The 4 Steps of Probate

When someone passes away, their estate will go into a process call probate where their debts will be settled and the legal title of their property will be transferred to heirs and beneficiaries. The best way to make this process easier is to have a living will developed because, if a will was created, it will have named an executor to ensure the assets get distributed as per the decedent’s wish. If there was not a will, the court will name an administrator. Here is the four-step process of probate that will take place.

Step 1: Filing of Petition and Notice to Heirs and Beneficiaries

The first step of the process is where a petition is filed with the probate court to either appoint an executor or administrator of the estate, depending on whether or not there is a will to be admitted. The executor or administrator will serve as the decedent’s personal representative. In most cases, all heirs and beneficiaries will be notified of the petition’s court hearing. Any heirs or beneficiaries that wish to object to the petition will be able to do so during a court hearing. There will also often be a notice published in a local newspaper which will notify others that are necessary for process, such as unknown creditors of the decedent, of the beginning of the process.

Step 2: All Creditors of the Estate Must Be Notified by Personal Representative and Inventory of Estate Property Taken

All creditors of the estate will at this point be given written notice of the proceeding by the personal representative. If any of the creditors wish to make a claim on any of the decedent’s assets, they will have a limited period of time to do so. The amount of time they have to do so varies by state. This step also includes an inventory being taken of all of the probate property which includes any real property, stocks, bonds, and business interests. While this step varies depending on the state, some will have a court-appointed appraiser value the assets. The estate may also have an independent appraiser value the non-cash assets.

Step 3: Pay All Estate and Funeral Expenses, Debts, and Taxes

Once the executor or administrator has been appointed and the creditors have gathered, the personal representative will have to decide which of the creditors are legitimate, paying those and any other bills that must be paid out of the estate. This will put to rest any unsolved debts that were owed by the decedent. In some circumstances, the personal representative may be able to sell assets of the estate to satisfy any obligations of the decedent.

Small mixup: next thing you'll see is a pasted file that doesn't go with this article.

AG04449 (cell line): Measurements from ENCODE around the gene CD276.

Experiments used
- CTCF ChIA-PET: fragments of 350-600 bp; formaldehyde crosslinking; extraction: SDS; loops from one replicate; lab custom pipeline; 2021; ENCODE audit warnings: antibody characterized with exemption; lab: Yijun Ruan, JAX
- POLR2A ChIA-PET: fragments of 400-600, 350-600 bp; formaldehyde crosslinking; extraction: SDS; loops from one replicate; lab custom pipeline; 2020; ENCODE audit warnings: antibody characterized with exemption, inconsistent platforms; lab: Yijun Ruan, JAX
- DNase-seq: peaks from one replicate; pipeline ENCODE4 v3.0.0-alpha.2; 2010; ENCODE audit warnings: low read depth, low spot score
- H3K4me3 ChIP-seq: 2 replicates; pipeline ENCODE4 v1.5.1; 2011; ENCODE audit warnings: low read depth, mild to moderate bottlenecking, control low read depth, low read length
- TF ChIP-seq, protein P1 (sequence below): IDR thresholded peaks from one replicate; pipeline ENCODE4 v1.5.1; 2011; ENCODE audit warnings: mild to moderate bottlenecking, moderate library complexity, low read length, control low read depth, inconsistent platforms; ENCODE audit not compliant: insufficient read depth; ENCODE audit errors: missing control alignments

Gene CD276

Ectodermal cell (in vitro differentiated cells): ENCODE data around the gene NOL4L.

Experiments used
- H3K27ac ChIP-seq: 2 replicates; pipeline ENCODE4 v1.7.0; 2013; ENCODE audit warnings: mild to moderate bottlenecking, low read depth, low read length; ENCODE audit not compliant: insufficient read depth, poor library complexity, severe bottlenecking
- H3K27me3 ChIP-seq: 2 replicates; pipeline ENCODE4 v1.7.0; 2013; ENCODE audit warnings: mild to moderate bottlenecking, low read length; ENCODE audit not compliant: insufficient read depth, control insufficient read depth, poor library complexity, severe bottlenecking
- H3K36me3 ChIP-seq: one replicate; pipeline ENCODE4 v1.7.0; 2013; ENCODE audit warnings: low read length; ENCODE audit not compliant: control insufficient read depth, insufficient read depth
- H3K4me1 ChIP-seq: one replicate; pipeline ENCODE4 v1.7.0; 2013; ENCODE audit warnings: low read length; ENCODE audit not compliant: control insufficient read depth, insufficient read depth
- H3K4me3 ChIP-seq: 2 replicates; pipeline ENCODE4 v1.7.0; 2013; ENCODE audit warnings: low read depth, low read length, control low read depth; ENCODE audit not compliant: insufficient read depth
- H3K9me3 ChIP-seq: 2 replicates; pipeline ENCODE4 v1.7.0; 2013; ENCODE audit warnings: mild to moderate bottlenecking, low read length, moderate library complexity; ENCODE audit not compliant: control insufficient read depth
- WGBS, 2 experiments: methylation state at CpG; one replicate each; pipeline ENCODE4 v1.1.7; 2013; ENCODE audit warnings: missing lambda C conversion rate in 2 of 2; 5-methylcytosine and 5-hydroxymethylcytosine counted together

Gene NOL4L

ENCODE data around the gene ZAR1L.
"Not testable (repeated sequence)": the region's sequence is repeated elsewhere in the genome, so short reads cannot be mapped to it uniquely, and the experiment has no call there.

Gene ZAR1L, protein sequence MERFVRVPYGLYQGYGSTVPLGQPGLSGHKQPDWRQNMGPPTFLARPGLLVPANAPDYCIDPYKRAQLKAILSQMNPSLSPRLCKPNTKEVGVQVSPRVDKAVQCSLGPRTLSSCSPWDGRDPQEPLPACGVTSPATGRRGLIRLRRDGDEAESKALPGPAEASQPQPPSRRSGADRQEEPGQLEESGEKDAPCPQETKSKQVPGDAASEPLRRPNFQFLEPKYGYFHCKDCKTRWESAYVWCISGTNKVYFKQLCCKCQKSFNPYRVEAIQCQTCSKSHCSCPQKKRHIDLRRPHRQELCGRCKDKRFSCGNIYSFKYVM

Step 4: The Transfer of Legal Title of Property to Beneficiaries

The final step of the probate process involves the transfer of the legal title of any property to a beneficiary according to either a will or, if a will had not been created by the decedent, under the laws of intestacy. At this point, the personal representative will have to petition the court to be given the authority to transfer any of the remaining assets to the beneficiaries as stated by the last will and testament or, if there was no will created, according to the state’s intestate succession laws. This will be done after the previous steps are done in which the waiting period is served and all approved claims and bills are paid. If the will stated that a trust be set up for a minor, a spouse, or anyone that is incapacitated, the money will be transferred at that point.

Before passing the assets of your estate on to your heirs, your estate will go through the four-step process of probate. This can be a complex and time-consuming process, but if you create a living will, the process can be made much simpler. During this process, all of your debts will be paid to creditors and all of your outstanding bills will be paid, including your funeral expenses. These will be paid out of your estate. The process will also include your nominated executor distributing your estate as per your wishes. If you need to create a will or need assistance going through probate, call on the experts at Yardley Law to help.


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